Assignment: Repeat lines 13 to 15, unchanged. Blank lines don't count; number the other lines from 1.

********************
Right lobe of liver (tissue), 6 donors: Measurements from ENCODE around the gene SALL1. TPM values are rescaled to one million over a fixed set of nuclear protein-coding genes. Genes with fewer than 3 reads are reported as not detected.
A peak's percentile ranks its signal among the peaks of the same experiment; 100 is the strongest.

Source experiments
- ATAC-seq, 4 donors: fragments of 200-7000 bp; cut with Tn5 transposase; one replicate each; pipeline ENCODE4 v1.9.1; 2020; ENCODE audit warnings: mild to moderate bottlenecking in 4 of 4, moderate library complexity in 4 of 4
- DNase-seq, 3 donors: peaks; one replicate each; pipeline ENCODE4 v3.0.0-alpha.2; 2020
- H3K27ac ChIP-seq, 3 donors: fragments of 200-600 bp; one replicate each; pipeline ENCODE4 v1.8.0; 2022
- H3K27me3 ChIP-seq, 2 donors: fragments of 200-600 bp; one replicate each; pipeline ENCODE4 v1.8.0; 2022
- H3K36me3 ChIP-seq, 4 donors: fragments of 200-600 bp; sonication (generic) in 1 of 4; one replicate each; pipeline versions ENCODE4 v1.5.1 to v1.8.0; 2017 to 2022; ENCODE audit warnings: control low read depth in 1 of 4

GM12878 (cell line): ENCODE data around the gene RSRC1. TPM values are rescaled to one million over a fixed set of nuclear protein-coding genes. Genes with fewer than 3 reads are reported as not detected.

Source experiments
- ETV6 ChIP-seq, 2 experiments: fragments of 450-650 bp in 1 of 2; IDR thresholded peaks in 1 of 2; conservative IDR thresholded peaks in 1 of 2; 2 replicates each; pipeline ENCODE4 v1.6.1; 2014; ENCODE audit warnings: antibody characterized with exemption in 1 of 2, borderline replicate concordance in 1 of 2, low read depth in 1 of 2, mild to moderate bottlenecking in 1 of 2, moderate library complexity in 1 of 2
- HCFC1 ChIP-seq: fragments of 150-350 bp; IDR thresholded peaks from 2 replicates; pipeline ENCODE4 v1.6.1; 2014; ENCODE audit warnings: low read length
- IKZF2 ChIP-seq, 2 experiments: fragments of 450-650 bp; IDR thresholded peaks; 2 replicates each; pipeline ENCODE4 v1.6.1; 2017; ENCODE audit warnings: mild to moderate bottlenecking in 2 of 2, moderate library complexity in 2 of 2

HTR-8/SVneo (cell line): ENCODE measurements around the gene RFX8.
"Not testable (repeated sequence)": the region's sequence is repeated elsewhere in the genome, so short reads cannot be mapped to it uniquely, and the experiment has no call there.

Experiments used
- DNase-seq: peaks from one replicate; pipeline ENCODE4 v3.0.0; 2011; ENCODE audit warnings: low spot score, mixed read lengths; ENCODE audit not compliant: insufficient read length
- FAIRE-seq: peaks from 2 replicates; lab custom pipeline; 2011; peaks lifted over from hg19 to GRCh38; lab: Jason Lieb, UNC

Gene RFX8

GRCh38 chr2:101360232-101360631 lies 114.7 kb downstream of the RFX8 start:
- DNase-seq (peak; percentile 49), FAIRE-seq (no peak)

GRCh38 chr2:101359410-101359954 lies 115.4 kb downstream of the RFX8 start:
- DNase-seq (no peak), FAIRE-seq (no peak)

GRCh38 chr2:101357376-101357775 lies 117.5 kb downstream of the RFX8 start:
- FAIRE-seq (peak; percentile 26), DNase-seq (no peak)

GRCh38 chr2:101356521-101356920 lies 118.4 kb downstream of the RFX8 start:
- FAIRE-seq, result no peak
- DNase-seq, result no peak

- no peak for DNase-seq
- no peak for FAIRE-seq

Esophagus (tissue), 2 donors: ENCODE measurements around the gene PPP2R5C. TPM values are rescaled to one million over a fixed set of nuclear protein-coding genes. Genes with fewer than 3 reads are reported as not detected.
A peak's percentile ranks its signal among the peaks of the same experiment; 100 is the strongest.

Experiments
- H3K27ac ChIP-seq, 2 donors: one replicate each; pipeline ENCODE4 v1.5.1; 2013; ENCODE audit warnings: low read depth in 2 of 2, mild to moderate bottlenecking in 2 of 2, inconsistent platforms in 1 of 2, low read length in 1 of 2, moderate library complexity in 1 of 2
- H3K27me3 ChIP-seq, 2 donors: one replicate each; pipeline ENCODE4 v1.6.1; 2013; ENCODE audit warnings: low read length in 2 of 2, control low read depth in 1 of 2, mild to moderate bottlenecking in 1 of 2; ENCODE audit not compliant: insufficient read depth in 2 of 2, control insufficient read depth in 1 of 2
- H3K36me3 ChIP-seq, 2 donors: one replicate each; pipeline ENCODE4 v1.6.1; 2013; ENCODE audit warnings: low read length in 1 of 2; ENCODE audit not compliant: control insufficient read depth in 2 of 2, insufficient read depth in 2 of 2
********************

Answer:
- IKZF2 ChIP-seq, 2 experiments: fragments of 450-650 bp; IDR thresholded peaks; 2 replicates each; pipeline ENCODE4 v1.6.1; 2017; ENCODE audit warnings: mild to moderate bottlenecking in 2 of 2, moderate library complexity in 2 of 2

HTR-8/SVneo (cell line): ENCODE measurements around the gene RFX8.
"Not testable (repeated sequence)": the region's sequence is repeated elsewhere in the genome, so short reads cannot be mapped to it uniquely, and the experiment has no call there.